Because schools funding comes from Government it is not affected by the financial crisis.

Scrutiny Recommendations. These were all agreed.

Croydon Park Hotel

Stuart King’s email sent to me just before the start of the Cabinet meeting states:

‘Thanks for your email and the suggestions regarding options for the future of CPH.

The recommendation that I will be moving at tonight’s cabinet meeting is to appoint real estate advisors to initially prepare a marketing strategy, that if approved will then authorise the advisor to manage the sales process at Best Consideration. Given the timescale set out in the cabinet paper and other commitments, I do not believe there is time for me personally to directly pursue the suggestions proposed, but I have passed them to the officer team and suggested they share them with the  advisors once appointed.’

Brick by Brick

Leila Ben-Hassel’s email (17 February) states:  as follows:

‘During our briefings on BxB, you advised that the list you were working with may not be accurate and that you hoped to provide a more up to date list for Cabinet. Having reviewed the papers published for cabinet, I have identified sites that may be omitted for good reason or just because they fell through the cracks. There may be others like those mentioned to you by Robert Ward but I haven’t been sighted on the ones he referred to you so my list below may not be exhaustive either.’

Alisa Flemming On Josiah Elleston-Burrell’s

Experience with OFQUAL’s Algorithm

Josiah Elleston-Burrell is a first year student at UCL, having won his place after a last minute intervention because he had been downgraded by the controversial education exam algorithm applied by OQUAL. His experience is highlighted nationally in The Guardian Long Read (Thursday 18 February). He was successful because of the networking efforts of his mother Rhianne.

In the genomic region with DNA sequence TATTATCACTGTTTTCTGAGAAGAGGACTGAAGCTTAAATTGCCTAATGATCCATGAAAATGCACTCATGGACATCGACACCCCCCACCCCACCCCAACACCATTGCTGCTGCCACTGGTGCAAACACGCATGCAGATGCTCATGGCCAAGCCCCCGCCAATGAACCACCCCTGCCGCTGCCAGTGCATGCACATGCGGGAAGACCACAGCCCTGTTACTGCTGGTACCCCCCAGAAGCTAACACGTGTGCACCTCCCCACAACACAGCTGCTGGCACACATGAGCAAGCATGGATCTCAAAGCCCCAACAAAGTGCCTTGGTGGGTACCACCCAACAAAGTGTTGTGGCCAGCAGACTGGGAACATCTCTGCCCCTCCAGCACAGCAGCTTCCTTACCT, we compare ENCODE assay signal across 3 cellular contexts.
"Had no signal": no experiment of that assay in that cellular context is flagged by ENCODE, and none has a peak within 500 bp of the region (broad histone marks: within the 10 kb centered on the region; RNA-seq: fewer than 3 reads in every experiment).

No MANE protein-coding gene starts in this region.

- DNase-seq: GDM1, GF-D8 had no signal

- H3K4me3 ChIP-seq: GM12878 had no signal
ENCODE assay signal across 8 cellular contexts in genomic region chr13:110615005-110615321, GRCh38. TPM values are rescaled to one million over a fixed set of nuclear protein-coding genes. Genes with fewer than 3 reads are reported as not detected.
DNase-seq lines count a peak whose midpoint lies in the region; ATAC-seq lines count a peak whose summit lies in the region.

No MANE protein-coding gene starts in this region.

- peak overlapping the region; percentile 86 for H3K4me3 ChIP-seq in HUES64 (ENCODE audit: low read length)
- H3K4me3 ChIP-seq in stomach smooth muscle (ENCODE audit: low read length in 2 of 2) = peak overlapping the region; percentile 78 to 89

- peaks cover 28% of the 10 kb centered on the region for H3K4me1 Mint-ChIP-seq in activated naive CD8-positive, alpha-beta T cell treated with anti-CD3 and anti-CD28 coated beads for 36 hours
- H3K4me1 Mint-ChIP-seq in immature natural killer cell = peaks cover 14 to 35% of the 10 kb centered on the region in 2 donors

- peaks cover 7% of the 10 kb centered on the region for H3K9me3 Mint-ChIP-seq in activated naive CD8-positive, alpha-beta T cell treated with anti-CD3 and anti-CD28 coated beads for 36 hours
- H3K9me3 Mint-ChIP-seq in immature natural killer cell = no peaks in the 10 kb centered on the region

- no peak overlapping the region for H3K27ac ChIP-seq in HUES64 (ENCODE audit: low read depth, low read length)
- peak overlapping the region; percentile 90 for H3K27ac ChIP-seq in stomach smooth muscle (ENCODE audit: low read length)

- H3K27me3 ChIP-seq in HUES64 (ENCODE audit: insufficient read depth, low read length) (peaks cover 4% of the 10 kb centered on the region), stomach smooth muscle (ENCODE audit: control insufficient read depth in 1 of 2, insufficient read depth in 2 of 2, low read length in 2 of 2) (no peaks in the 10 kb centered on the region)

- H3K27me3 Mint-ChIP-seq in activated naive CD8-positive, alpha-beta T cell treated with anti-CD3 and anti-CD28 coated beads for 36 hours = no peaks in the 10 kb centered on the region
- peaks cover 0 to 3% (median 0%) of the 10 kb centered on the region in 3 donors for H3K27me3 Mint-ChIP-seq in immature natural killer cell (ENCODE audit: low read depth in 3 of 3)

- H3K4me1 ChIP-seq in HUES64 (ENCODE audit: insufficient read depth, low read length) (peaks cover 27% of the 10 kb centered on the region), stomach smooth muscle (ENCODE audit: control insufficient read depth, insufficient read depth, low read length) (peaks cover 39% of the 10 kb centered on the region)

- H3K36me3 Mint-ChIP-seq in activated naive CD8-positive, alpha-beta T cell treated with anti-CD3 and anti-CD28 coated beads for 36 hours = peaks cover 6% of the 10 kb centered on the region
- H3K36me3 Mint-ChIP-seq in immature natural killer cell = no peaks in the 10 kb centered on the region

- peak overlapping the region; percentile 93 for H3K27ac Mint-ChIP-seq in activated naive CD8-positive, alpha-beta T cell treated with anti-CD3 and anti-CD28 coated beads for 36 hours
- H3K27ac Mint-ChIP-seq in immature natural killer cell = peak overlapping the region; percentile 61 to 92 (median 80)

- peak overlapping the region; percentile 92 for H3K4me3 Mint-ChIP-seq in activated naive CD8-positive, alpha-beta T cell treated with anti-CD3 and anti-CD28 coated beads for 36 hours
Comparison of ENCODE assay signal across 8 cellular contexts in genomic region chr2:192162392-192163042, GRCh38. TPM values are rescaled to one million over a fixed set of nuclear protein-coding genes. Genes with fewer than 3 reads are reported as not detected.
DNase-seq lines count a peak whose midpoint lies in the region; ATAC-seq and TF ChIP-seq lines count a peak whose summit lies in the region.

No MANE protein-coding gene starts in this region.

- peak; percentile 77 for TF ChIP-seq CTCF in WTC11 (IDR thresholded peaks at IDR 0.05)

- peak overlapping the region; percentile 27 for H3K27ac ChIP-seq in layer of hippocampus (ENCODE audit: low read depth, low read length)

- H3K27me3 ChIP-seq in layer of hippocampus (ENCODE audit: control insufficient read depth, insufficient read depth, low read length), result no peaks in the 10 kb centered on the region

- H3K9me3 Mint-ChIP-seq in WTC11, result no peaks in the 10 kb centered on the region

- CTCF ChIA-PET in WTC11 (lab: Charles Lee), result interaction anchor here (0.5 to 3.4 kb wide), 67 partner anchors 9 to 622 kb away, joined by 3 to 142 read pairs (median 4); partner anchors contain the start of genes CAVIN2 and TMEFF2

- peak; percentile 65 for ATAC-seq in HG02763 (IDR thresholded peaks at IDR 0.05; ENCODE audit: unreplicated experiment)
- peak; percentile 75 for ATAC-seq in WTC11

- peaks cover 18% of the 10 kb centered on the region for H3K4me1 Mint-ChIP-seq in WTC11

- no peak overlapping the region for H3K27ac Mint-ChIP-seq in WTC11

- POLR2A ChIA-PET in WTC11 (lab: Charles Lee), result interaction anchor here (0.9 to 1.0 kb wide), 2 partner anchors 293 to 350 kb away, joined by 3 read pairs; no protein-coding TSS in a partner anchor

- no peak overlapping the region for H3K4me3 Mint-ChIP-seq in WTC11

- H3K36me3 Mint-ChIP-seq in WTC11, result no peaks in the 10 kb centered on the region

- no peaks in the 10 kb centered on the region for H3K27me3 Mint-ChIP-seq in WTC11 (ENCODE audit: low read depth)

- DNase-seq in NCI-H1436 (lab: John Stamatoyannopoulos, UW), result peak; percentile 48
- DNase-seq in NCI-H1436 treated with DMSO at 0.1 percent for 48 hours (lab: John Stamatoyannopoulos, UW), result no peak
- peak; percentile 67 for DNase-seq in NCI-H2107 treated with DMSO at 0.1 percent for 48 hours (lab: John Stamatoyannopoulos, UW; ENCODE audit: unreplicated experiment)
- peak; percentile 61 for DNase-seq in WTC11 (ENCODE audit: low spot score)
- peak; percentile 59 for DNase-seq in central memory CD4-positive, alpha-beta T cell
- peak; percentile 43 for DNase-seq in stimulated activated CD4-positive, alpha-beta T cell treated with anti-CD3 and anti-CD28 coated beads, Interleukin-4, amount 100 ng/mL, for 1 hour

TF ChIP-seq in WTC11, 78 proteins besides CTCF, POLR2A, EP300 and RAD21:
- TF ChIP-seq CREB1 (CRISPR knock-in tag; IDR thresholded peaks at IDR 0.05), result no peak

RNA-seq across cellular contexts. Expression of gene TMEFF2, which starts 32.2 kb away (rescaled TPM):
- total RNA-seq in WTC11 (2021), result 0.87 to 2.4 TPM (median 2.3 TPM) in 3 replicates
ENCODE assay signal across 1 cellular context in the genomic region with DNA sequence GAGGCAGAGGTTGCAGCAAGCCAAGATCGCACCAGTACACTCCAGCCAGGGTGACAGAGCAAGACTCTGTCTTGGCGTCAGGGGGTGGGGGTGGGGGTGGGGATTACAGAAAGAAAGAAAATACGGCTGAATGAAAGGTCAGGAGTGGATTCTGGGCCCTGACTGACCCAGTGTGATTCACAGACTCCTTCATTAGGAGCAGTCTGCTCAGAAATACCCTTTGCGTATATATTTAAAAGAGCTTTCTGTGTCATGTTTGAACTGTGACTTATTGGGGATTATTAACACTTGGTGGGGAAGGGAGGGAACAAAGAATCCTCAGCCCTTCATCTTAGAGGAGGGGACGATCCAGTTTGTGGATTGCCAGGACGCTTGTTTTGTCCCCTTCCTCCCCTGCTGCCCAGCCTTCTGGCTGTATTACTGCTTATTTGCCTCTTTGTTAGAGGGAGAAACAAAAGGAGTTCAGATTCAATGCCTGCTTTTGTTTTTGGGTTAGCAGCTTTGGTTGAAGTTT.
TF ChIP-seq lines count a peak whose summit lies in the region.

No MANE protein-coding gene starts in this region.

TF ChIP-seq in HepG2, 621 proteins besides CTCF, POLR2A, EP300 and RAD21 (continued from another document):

I emailed the Labour Councillors as it raised issues relevant to the Education Standards report at Cabinet on Thursday night. Cabinet member Alisa Flemming responsible for children’s services inc. education replied to me and her colleagues as follows:

‘Thank you for sharing the article, whilst I welcome any questions you may wish to put forward tonight, please note that I am unable to comment on particular cases. 

As a way of reassurance, please note that I was one of the first individuals to make representations around this case, as well as representatives from the education department around this national issue.

We are happy for the successful outcome.’ 

About seancreighton1947

Since moving to Norbury in July 2011 I have been active on local economy, housing and environment issues with Croydon TUC and Croydon Assembly. I am a member of the Love Norbury Residents Associations Planning & Transport Committees, and Chair of Nobury Community Land Trust. I write for Croydon Citizen at I co-ordinate the Samuel Coleridge-Taylor and Croydon Radical History Networks and edit the North East Popular Politics database. History Project.. I give history talks and lead history walks. I retired in 2012 having worked in the community/voluntary sector and on heritage projects. My history interests include labour movement, mutuality, Black British, slavery & abolition, Edwardian roller skating and the social and political use of music and song. I have a particular interest in the histories of Battersea and Wandsworth, Croydon and Lambeth. I have a publishing imprint History & Social Action Publications.